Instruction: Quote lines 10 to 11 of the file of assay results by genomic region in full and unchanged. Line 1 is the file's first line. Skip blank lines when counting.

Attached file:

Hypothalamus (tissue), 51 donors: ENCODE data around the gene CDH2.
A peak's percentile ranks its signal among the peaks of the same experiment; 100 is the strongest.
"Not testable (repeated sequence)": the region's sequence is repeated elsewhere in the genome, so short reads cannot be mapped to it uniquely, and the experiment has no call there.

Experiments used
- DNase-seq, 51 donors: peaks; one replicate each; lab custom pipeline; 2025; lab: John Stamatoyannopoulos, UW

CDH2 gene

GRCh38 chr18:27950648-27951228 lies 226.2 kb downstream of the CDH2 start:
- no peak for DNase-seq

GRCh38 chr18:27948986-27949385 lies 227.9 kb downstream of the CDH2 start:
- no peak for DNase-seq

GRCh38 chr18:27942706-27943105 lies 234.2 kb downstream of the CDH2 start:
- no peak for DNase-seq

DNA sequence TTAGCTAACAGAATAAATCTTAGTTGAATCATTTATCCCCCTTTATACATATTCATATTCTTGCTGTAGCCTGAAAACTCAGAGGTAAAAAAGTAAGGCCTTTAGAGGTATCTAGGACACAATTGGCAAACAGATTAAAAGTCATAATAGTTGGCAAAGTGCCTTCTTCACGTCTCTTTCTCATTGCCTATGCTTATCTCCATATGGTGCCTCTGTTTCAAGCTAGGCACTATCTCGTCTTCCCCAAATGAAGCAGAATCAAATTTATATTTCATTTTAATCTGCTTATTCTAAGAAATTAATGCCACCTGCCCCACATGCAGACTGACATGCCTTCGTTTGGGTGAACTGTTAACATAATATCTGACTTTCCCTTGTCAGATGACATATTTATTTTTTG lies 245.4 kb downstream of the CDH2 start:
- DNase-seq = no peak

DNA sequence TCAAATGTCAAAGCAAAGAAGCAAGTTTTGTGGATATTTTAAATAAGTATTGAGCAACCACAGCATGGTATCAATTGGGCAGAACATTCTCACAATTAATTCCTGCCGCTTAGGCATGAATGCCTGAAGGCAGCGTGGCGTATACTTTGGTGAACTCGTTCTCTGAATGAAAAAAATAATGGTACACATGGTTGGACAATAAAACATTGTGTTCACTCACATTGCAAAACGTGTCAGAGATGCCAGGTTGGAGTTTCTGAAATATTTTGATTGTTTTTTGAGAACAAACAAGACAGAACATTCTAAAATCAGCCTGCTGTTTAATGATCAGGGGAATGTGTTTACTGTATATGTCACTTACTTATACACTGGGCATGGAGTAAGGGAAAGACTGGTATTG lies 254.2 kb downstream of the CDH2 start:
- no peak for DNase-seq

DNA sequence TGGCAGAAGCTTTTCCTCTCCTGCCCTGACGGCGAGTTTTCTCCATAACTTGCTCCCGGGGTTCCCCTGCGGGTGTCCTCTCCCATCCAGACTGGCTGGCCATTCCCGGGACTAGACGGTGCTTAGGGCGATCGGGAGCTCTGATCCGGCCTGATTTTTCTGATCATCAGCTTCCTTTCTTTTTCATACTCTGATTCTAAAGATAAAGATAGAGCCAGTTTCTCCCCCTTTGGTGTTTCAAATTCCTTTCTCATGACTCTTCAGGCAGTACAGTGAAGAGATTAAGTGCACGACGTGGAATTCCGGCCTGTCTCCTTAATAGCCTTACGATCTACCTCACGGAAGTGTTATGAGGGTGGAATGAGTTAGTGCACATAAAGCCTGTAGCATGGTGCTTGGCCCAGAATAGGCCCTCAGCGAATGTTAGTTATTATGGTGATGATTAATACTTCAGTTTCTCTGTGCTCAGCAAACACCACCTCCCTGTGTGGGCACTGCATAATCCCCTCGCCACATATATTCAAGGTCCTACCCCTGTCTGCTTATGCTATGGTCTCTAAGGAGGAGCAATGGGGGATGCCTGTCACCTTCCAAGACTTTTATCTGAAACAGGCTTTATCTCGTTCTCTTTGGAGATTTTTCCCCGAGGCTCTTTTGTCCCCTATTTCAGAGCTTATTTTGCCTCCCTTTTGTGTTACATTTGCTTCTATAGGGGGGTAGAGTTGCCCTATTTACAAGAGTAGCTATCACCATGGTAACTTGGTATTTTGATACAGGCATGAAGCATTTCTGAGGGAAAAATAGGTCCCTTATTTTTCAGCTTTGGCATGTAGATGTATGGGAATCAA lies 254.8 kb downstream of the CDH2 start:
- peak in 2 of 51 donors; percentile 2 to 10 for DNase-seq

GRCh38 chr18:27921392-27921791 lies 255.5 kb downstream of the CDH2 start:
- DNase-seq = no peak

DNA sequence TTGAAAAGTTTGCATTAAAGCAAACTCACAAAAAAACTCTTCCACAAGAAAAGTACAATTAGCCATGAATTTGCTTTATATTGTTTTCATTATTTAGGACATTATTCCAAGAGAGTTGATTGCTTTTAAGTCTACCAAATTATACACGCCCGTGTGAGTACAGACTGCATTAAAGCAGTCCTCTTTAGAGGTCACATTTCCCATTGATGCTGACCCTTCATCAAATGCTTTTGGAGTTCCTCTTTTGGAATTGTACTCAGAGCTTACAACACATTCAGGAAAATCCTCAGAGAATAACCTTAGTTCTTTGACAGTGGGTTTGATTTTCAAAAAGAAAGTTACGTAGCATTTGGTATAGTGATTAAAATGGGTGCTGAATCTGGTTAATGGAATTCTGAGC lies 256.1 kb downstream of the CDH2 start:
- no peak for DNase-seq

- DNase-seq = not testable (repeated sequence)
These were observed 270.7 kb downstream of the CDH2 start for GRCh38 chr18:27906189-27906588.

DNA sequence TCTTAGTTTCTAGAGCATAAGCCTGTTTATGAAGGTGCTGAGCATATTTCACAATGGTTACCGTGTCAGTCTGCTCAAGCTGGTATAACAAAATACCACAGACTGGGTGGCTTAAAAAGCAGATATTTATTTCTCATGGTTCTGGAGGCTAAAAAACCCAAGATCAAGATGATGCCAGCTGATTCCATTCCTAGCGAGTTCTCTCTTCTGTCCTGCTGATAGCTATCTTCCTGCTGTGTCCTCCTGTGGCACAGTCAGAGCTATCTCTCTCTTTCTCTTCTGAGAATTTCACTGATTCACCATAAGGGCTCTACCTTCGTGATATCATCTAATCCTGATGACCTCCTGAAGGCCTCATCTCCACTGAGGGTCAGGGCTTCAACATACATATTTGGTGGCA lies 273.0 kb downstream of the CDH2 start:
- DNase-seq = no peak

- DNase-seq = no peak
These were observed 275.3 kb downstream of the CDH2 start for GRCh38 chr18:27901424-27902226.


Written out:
- no peak for DNase-seq

GRCh38 chr18:27942706-27943105 lies 234.2 kb downstream of the CDH2 start: